A few days later, Christopher Adams, an economist in the FTC’s antitrust division who later worked on the Google investigation, e-mailed Butler, the law center’s director, to thank him for putting on the conference. “I think it was one of the best policy conferences that I’ve been too [sic],” Adams wrote, praising Paskin’s talk as “excellent.”

Adams declined to comment for this article, referring questions to the FTC press office.

FTC spokesman Justin Cole said the agency’s staffers “are required to adhere to established federal government ethics rules and guidelines. Attendance and participation in the 2011 and 2012 GMU conferences by our staff adhered to these guidelines.”

As the agency’s investigation stretched into its second year, the staff and professors at GMU’s law center were in regular contact with Google executives, who supplied them with the company’s arguments against antitrust action and helped them get favorable op-ed pieces published, according to the documents obtained by The Post.

The school and Google staffers worked to organize a second academic conference focused on search. This time, however, Google’s involvement was not publicly disclosed.

Months before the event, Zhang, the Google legal assistant, e-mailed Chrysanthos Dellarocas, a professor in the Information Systems Department at Boston University’s School of Management, to suggest he participate. Dellarocas had received $60,000 in 2011 from Google to study the impact of social networks on search.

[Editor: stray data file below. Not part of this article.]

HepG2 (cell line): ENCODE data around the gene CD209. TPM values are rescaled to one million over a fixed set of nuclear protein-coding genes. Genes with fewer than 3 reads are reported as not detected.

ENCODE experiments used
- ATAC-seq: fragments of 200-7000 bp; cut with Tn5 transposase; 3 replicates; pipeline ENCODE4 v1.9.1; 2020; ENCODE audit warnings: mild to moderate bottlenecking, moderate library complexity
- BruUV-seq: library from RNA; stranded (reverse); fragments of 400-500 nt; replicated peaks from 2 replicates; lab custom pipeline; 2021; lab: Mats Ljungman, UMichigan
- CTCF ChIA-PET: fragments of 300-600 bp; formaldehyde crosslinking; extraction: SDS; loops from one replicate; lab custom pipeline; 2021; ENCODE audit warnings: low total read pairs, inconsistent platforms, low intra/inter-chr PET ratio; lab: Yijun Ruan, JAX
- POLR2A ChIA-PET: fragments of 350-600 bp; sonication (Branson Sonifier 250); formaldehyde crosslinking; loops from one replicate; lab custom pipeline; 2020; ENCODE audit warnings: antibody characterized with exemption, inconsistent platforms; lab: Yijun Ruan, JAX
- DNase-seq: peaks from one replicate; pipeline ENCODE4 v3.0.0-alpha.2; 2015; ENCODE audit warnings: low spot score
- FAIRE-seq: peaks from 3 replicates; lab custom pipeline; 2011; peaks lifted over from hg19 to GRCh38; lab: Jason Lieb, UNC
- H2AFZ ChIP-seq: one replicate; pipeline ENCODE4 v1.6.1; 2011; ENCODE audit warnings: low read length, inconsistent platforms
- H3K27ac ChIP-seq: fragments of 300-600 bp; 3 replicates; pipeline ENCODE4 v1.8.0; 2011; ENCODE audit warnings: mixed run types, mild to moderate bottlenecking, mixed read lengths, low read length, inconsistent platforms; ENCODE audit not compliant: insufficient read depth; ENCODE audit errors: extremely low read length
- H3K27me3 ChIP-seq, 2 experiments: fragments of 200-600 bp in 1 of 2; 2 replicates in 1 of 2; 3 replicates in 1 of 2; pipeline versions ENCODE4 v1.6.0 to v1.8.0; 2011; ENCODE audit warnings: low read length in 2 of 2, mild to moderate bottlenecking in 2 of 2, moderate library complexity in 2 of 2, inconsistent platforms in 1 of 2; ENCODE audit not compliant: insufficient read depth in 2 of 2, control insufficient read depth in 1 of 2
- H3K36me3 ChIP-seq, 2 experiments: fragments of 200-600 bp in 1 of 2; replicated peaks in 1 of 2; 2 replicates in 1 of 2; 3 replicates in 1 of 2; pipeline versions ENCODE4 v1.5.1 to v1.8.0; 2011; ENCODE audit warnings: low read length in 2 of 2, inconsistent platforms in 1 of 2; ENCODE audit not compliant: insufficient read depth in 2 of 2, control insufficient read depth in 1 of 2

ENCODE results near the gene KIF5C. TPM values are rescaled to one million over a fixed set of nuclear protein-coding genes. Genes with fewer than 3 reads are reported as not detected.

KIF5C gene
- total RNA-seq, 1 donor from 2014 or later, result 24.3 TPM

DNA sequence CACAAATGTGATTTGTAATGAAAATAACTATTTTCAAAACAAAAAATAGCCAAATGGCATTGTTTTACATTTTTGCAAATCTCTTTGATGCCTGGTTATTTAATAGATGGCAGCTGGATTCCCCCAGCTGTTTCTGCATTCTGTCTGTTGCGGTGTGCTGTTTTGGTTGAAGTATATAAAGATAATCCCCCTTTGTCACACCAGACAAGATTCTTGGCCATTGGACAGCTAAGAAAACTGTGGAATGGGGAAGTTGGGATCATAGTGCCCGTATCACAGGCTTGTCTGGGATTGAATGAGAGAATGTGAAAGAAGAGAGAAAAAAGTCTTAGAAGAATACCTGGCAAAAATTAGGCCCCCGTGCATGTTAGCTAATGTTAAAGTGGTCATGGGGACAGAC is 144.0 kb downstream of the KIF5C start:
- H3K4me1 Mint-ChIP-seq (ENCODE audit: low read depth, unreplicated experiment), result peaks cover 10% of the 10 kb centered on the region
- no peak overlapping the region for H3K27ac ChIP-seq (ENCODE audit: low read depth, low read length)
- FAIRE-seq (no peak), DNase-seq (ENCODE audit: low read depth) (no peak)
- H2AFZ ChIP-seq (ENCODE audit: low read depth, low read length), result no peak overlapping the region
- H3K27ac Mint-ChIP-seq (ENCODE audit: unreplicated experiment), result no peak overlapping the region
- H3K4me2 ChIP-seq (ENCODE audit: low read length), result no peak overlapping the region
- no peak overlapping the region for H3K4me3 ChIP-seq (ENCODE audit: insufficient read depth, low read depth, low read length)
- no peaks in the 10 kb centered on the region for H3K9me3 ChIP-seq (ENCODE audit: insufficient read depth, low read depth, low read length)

“We’d love for you .?.?. to submit and present this paper, if you are interested and willing,” she wrote.

When GMU officials later told Dellarocas they were planning to have him participate from the audience, he responded that he was under the impression from “the folks at Google who have funded our research” that they wanted him to showcase his work at the event. He said he wanted “to be in compliance with our sponsor’s expectations.”

Dellarocas, who had a schedule conflict and ultimately did not attend, told The Post that while Google occasionally checked on his progress, the company did not have any sway over his research.

“At no point did they have any interference with the substance of my work,” he said.